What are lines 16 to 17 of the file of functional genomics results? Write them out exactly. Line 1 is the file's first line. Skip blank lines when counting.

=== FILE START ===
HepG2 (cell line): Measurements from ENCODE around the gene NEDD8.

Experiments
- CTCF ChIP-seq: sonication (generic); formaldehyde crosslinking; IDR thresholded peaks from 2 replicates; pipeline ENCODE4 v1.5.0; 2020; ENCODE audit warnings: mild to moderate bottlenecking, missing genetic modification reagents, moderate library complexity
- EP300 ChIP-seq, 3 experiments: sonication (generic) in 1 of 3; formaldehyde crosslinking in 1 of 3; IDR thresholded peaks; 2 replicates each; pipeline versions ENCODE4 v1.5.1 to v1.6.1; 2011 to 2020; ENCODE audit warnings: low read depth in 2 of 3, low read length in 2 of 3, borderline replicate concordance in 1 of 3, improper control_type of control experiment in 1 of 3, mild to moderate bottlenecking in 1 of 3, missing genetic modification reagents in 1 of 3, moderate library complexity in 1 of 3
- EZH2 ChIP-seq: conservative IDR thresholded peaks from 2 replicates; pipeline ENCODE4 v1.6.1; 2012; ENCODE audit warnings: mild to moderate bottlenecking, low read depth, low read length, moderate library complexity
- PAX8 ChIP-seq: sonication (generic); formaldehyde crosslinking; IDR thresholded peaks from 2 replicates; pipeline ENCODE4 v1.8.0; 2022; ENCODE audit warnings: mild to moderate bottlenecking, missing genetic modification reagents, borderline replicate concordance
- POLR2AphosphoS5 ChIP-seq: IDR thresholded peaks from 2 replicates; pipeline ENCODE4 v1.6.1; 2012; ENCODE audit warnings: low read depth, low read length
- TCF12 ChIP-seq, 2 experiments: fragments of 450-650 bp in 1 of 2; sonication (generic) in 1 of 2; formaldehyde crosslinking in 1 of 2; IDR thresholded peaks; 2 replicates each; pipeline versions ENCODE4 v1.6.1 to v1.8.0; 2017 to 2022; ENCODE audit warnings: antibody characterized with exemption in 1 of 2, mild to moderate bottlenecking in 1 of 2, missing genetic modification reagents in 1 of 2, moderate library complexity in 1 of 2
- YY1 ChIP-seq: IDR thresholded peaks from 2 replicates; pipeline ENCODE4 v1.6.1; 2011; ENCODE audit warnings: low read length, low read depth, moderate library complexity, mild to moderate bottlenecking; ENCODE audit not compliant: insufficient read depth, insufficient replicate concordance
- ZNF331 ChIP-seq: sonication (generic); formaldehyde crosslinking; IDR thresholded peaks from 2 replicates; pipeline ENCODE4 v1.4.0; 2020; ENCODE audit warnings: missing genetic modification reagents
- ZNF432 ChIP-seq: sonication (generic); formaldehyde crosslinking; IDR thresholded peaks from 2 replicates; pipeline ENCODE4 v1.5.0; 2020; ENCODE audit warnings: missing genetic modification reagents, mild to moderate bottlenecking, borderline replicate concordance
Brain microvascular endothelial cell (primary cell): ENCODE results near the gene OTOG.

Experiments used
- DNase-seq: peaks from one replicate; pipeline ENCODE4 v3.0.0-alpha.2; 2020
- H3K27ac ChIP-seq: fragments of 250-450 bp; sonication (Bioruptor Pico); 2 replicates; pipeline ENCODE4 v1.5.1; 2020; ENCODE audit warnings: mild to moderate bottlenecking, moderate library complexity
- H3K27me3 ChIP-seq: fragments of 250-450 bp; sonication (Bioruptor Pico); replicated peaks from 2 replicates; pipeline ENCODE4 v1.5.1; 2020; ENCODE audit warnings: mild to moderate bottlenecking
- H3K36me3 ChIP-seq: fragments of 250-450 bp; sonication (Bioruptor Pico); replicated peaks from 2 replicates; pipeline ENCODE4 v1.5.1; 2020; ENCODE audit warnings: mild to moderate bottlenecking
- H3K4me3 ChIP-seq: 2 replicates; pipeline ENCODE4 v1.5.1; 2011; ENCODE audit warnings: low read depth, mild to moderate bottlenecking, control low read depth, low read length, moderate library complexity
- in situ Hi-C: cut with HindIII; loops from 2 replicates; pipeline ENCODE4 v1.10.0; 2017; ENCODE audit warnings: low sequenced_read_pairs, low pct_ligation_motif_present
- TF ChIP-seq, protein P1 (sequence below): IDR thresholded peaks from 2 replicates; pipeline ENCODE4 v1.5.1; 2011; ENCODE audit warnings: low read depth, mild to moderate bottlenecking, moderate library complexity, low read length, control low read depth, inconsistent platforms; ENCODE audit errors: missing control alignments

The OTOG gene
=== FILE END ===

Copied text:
- H3K27me3 ChIP-seq: fragments of 250-450 bp; sonication (Bioruptor Pico); replicated peaks from 2 replicates; pipeline ENCODE4 v1.5.1; 2020; ENCODE audit warnings: mild to moderate bottlenecking
- H3K36me3 ChIP-seq: fragments of 250-450 bp; sonication (Bioruptor Pico); replicated peaks from 2 replicates; pipeline ENCODE4 v1.5.1; 2020; ENCODE audit warnings: mild to moderate bottlenecking